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How Porn Objectifies Men and Harms Male Consumers

By March 13, 2019 No Comments
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It’s no secret that porn objectifies women. But just because porn isn’t beneficial for women in a society that seeks gender equality doesn’t mean it’s positive for men. Studies continue to show that porn harms the brain like a drug and it can result in health issues for men like erectile dysfunction. It also leaves consumers feeling lonely and worthless.

The latter emotions led us to wonder if porn objectifies men like it does women. Is that possible and is there research to support that thought? Turns out, the answer is yes.

Researchers from the University of Amsterdam wanted to better understand and explore the actual content on porn sites. Their study analyzed three dimensions of gender inequality in porn, one of those being objectification.

Related: How Early Porn Exposure Traumatizes Boys And Fuels Toxic Masculinity

There’s no shortcut to discovering what the content contains without watching it. After examining 400 popular porn videos, the study concluded that porn does, in fact, objectify men, just in a different way than women.

What’s the deal with objectification?

Objectification is treating someone as if they are merely an object, not a person. The phrase “a means to an end” is often used when describing a woman as a sexual tool for a man.

Objectification examples for women include being catcalled, stared at, or touched without consent. Women from all nationalities and backgrounds have stories very similar to Tracy Clayton, a writer and podcaster, whose first experience with being viewed as just a body was when she was in her mid-teens.

RelatedToxic “Fantasy”: What Pornography Gets Wrong About Female Sexuality

“I was walking down the street on my way home, when a man came up behind me. He told me I was pretty and asked how old I was, what grade I was in. I told him; I didn’t feel unsafe because I was with friends. He floated me a couple of other innocuous compliments…. Then he said, as he walked behind me, ‘and I know that p**** is good, too.’

I had been catcalled before, but that was the first time a man made me so aware of my body and all of its parts, made me feel ashamed for having them, made me want to just disappear into thin air. In that moment I didn’t feel like a person; just flesh with no face, no name. I also somehow knew that it wouldn’t be the last time I would be made to feel that way.”

So what about men?

How are men objectified in porn?

In the study from the University of Amsterdam, the conclusion was that women were more often seen as instruments of men’s sexual pleasure, evidence of this is the amount of close-up body shots of women, but that “men were more frequently dehumanized” because their faces were rarely shown.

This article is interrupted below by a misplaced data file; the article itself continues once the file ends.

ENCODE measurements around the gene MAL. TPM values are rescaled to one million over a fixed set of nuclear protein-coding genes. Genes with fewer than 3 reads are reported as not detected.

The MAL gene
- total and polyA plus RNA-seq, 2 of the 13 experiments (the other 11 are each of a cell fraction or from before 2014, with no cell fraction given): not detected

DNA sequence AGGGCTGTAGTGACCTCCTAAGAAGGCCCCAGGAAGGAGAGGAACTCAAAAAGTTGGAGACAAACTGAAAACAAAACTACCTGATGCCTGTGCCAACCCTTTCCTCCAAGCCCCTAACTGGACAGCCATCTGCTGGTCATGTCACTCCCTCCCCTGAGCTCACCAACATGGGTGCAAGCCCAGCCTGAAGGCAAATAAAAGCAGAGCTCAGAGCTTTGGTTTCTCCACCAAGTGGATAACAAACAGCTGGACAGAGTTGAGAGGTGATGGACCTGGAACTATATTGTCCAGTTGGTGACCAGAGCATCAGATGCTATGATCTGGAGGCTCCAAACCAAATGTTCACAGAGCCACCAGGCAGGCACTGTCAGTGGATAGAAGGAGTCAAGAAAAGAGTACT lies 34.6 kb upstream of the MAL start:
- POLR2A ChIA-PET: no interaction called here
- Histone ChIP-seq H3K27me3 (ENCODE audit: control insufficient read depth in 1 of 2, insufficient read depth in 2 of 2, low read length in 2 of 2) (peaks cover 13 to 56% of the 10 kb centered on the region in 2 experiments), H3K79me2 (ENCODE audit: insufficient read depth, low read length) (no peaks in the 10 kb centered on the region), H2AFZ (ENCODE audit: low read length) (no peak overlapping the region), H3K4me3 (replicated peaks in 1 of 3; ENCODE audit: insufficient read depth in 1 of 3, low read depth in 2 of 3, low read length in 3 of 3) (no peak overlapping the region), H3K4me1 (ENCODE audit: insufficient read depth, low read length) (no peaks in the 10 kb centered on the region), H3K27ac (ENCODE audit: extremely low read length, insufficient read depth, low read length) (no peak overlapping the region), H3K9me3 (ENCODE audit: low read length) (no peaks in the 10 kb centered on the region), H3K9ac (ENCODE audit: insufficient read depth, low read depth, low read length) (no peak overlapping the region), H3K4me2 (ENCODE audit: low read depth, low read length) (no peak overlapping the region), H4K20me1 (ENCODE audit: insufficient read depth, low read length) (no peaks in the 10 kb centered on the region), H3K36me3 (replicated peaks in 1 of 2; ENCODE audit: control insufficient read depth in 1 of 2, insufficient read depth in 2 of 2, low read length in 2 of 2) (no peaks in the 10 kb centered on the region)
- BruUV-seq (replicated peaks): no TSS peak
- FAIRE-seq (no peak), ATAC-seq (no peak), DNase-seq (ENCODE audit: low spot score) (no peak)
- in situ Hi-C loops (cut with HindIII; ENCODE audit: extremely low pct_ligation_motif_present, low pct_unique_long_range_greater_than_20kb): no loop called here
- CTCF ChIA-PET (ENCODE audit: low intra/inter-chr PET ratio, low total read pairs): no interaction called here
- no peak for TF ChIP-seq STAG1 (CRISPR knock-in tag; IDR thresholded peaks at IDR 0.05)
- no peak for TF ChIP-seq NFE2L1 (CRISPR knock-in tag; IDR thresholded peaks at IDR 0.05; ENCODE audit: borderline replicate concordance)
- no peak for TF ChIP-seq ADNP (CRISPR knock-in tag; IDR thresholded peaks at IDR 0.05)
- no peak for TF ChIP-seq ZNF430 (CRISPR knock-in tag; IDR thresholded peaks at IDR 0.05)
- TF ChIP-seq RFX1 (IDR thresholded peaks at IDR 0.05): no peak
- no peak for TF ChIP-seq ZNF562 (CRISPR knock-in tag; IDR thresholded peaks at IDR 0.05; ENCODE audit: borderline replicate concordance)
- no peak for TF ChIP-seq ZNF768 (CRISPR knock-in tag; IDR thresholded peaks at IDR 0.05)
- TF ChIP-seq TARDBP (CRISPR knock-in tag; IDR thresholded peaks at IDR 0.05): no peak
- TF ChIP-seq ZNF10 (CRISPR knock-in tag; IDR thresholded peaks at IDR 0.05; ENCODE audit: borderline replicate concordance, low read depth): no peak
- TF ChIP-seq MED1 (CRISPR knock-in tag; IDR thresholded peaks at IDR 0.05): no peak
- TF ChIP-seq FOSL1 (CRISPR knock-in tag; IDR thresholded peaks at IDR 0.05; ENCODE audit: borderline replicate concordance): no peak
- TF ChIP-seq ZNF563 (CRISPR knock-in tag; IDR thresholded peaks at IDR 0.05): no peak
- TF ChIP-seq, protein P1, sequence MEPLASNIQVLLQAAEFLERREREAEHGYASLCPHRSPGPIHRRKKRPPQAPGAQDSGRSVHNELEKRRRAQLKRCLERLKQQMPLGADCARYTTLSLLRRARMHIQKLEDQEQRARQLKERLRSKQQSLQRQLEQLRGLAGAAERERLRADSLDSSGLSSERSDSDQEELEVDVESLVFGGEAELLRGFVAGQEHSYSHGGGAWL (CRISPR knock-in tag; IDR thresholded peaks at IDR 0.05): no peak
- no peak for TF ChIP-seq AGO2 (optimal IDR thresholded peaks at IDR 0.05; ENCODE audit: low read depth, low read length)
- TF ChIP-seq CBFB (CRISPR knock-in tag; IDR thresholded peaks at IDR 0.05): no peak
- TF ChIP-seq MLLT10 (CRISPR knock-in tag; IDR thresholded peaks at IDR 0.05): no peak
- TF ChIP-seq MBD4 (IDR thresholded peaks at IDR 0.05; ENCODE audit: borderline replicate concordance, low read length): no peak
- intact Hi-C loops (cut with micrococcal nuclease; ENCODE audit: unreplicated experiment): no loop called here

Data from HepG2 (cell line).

The truth is, a lot of porn videos are made for the male experience or even filmed from their perspective. When the male character’s face is left out, the focus is clearly elsewhere.

In a YouTube satire series made by a major porn site called “PornSoup,” a female actress jokes about trying to cast a male porn star. When describing the male performers she says, “Your entire psyche sort of rests on whether you can get your d— hard, whether you have a bigger d— than everyone else.”

RelatedViolent, Misogynist Aggressors: How Porn Twists The Way Society Views Men

The series is meant to be comical—making light of typical situations that occur during porn production—but it rings true to the research. According to porn, a man’s value is based on the size and stamina of his genitalia, and that’s pretty much it. The focus is below the belt, not on him as a whole person.

The pressure to literally be larger than life and long-lasting leads to popping Viagra and other medications that put the performer’s health at risk. Recently, former performer Chris Zeischegg opened up about his experiences in the porn industry, which included being treated “numerous times for painful, prolonged erections.” He was warned by doctors about possible long-term damage from his drug habits, which led him to re-think his career in such a brutal industry.

“Stunt cocks” are another alternative to covering up a supposed male shortcoming, when a performer can’t perform or isn’t big enough for the role. These refer to either a fake prosthetic penis or another man’s real phallus used as a substitute when filming, with creative editing required in post-production. In a similar way, digital photography techniques are used to alter the appearance of the female body to an unattainable level, and these tactics for men continue to portray an exaggerated fantasy.

Why this matters

Just as women deserve respect as irreplaceable members of society, so do men. We cannot confuse porn predominantly aimed at men as a gift to them. The reality is, it is damaging to both sexes.

Related: 3 Ways Porn Openly Vilifies Men And Exploits Their Insecurities

Men and women are not and should not be viewed or treated as objects. Objectification breeds a type of extreme pressure on both sexes to live up to an unrealistic standard. It can lead to feelings of inadequacy, anxiety, depression and drug abuse—not only to performers but also to consumers.

People are not products. This is why we prefer to choose love and build real relationships beyond a computer screen.

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